As much as listening to Ahmadinejad make a fool of himself is a distraction, believing that either Moussavi is a reformer or that people genuinely believe in him is also a mistake. Most likely had Moussavi won, we would have reverted to something like Khatami, with some minor changes. He is a “reform” candidate within this extremely narrow field of extremists; at best he is a moderate extremist.  His rigged loss demonstrates how desperate and fragmented this regime is. Moussavi is no outsider, facing a united front. Not only he is and has been part of the establishment, he was after all sanctioned as a candidate. No actual reformer can ever pass the litmus test of the Guardian Council. The Council only tolerates candidates that tolerate it back. This regime has become so weak that it does not trust its own agents anymore; it is longer credible to itself.

When Obama was elected, apparently the NRA membership went through the roof; some people bought (more) guns. But essentially, no real reasonable person was either too worried or too hopeful. We knew that the President of Change would only make small, at best incremental reforms. He is already disappointing his voters on gay rights, on health care, on Pakistan and more is to come. This is no surprise and no particular failure of his. He may be at the edge of the system, but he is part of the American ideological framework. Iran no longer has a viable system clearly. The slightest of change could shift power away from some clerics to others, or worse to the people. Had this regime had any actual pull, it would have left Moussavi come to power and be an utter disappointment, while allowing some softening of the international discourse toward Iran.   No longer believing in itself, it resorts to amateurish rigging and violence. Once a government starts shooting at its own people, it is signaling its own eventual end. The clerics should know that; that is how they came to power when the Shah brought his army to quash the protests in 79.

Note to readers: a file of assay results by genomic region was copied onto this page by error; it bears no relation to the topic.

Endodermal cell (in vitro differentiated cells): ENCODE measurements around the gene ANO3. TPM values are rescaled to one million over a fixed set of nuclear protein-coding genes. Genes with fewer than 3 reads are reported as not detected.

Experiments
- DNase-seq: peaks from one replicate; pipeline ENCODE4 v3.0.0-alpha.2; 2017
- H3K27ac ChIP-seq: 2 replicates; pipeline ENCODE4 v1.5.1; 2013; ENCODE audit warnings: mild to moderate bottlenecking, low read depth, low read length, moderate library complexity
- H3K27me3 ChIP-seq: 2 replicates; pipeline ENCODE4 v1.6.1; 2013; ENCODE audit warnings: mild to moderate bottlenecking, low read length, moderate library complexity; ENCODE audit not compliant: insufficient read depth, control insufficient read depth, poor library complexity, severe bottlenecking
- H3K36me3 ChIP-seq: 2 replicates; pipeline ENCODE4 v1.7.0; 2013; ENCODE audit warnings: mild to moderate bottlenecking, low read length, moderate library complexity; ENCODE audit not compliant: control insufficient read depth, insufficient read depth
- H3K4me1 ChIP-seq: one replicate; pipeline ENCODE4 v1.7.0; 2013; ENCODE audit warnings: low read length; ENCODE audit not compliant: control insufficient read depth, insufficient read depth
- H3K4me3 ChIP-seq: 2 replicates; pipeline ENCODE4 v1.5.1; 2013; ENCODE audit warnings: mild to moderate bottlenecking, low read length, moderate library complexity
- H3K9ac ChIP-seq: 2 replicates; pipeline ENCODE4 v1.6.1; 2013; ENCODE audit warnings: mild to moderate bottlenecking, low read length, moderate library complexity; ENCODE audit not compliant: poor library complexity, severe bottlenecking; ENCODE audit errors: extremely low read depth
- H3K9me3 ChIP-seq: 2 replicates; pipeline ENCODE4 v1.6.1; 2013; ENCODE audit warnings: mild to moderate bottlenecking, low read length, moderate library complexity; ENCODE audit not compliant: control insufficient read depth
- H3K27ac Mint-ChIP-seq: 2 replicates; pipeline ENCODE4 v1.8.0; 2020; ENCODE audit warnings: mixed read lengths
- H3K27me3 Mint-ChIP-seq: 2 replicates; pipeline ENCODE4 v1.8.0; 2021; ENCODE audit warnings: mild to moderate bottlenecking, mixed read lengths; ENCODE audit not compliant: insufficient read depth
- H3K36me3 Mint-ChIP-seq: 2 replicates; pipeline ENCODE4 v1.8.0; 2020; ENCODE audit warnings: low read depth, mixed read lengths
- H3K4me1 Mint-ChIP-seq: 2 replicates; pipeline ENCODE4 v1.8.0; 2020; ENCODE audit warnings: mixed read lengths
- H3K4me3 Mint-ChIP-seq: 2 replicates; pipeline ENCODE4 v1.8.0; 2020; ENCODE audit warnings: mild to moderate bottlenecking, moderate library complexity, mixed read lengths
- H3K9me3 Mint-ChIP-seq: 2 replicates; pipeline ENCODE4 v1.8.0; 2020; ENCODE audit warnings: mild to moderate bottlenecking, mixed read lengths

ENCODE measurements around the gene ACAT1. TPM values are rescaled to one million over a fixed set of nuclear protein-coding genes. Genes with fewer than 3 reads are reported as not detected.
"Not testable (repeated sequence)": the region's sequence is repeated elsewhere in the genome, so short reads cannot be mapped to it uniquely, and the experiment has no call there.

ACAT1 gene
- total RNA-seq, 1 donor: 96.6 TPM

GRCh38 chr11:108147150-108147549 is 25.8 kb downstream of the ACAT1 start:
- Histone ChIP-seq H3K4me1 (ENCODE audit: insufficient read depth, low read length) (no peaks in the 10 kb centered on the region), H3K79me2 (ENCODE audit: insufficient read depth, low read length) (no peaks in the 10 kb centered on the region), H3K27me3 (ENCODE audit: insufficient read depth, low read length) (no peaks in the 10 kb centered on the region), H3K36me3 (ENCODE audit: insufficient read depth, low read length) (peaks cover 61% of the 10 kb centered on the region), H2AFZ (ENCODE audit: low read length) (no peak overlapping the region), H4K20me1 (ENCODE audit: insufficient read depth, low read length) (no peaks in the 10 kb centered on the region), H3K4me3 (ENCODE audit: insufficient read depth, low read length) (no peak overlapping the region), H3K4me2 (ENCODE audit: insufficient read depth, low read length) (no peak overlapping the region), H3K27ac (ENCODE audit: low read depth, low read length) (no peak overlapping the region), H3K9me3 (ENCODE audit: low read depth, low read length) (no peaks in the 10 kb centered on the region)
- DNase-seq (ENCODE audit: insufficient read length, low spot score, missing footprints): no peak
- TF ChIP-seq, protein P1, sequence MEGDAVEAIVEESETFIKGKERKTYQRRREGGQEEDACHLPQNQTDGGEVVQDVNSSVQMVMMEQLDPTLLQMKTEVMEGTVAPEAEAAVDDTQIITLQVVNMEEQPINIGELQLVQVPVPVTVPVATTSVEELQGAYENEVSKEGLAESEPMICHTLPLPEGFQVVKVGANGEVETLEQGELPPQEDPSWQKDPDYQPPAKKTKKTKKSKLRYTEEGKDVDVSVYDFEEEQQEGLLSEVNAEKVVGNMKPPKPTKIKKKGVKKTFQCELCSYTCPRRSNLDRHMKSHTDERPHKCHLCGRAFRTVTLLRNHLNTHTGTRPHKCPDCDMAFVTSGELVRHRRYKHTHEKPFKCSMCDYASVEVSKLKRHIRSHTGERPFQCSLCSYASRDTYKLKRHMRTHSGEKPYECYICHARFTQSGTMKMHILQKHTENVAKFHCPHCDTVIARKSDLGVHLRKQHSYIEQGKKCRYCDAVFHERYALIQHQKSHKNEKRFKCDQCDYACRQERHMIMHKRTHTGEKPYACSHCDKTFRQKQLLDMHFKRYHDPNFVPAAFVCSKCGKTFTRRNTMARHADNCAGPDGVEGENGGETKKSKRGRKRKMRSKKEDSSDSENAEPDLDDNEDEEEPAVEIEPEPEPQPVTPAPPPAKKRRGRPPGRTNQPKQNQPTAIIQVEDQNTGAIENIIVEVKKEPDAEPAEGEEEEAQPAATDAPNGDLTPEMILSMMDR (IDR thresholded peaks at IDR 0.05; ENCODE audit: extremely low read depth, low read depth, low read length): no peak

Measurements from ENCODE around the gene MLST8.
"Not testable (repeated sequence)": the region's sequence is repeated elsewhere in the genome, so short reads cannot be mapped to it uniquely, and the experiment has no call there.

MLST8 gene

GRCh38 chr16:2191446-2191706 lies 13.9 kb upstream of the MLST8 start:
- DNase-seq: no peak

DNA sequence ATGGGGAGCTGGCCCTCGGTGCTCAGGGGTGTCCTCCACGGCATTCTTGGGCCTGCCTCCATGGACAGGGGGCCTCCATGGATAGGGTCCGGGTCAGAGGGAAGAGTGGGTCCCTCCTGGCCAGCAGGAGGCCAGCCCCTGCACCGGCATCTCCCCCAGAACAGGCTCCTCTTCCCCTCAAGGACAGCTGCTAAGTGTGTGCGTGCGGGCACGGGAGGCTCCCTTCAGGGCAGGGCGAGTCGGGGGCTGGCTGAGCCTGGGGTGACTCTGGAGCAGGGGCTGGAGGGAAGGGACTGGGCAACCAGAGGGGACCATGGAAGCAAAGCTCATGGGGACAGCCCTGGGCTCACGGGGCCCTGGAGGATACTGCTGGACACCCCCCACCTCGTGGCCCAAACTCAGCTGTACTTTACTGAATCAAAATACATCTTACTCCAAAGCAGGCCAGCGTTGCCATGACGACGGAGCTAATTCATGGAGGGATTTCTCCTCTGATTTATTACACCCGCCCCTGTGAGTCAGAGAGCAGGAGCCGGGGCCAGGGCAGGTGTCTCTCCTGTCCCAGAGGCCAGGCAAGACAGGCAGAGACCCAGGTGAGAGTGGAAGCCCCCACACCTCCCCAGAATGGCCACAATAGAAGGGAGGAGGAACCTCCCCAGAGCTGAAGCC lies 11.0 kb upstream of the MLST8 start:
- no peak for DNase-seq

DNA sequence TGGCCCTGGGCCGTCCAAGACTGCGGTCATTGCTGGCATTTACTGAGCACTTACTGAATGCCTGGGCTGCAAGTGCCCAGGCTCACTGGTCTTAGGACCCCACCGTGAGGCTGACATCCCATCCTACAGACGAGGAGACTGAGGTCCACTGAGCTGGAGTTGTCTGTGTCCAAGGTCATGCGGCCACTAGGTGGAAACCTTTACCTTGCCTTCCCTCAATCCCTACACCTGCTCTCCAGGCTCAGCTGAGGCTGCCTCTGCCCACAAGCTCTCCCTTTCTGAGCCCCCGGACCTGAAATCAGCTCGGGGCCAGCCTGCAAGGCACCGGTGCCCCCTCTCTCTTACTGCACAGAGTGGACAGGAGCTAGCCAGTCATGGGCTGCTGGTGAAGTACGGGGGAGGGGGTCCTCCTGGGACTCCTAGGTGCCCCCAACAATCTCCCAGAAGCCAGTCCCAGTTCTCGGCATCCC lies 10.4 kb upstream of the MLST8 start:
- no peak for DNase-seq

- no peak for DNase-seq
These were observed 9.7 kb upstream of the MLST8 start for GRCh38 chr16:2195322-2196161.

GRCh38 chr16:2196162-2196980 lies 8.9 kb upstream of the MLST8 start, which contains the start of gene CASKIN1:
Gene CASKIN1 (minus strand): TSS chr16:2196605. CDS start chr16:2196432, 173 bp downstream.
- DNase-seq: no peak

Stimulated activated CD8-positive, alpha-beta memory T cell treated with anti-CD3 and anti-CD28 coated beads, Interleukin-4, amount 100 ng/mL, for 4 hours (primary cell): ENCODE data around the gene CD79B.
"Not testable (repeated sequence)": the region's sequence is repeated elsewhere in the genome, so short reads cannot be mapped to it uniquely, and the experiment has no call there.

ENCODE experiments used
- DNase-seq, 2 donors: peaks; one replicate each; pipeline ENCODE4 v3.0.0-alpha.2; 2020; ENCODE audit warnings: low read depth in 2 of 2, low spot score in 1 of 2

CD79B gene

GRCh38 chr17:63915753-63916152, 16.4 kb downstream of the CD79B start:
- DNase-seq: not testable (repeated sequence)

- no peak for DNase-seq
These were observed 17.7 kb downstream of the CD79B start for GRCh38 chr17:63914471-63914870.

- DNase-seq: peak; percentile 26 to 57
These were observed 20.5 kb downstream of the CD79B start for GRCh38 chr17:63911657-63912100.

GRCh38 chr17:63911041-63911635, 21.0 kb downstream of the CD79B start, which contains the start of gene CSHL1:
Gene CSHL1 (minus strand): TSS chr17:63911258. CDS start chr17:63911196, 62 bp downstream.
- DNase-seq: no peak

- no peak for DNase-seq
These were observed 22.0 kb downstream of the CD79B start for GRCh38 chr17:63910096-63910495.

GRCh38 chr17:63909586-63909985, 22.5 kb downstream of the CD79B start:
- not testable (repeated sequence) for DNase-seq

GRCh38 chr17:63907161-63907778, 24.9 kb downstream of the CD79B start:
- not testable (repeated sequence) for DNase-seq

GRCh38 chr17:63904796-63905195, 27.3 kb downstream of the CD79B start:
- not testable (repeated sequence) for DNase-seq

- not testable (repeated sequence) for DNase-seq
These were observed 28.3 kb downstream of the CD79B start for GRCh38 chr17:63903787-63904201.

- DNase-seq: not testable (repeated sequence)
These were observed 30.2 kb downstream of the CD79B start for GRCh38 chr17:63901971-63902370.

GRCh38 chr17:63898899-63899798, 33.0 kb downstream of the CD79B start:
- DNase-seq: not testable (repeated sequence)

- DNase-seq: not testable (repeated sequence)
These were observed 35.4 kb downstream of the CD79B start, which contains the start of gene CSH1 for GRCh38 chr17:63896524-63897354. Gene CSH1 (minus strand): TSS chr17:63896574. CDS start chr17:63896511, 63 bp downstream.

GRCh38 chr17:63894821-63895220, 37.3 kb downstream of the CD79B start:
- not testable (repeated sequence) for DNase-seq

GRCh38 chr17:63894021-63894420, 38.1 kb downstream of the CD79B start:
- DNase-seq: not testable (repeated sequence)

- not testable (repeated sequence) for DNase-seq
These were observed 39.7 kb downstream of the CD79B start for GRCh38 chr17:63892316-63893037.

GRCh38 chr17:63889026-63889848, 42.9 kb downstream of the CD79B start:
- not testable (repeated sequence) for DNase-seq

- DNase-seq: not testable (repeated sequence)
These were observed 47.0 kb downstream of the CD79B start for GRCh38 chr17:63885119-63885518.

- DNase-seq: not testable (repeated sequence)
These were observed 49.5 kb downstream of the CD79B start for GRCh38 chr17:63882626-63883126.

As I said before, it is hard to predict what will actually happen. If there is a recount, then Ahamdinejad would likely win with a more Western-friendly respectable margin, a 54-46 split. In the less likely scenario that power would be handed to Moussavi, he would not know what to make it. He would become the agent of change malgré lui. He already is getting much more than he ever bargained for. Ultimately, within the narrow field the voters needed to express their frustration and dissatisfaction. This does not mean that Moussavi is capable of either representing a clear message for change, let alone embody an entire movement. The best thing to do is to press Iran on its contradictions and failures in human rights. This part Moussavi has gotten right as he asked his followers to mourn the tragic death of fellow protesters. But if the violence continues, it is certainly possible that the country would sink to the level of some its neighbors in the region, a Hosni Mubarak type of decades-long state of emergency and oppression. It is hard to tell.

At least, this particular outcome so far has exposed the fragility of the regime and its ideological bankruptcy. Not only Iranians no longer believe in it, it does not believe in itself anymore to even feign an election.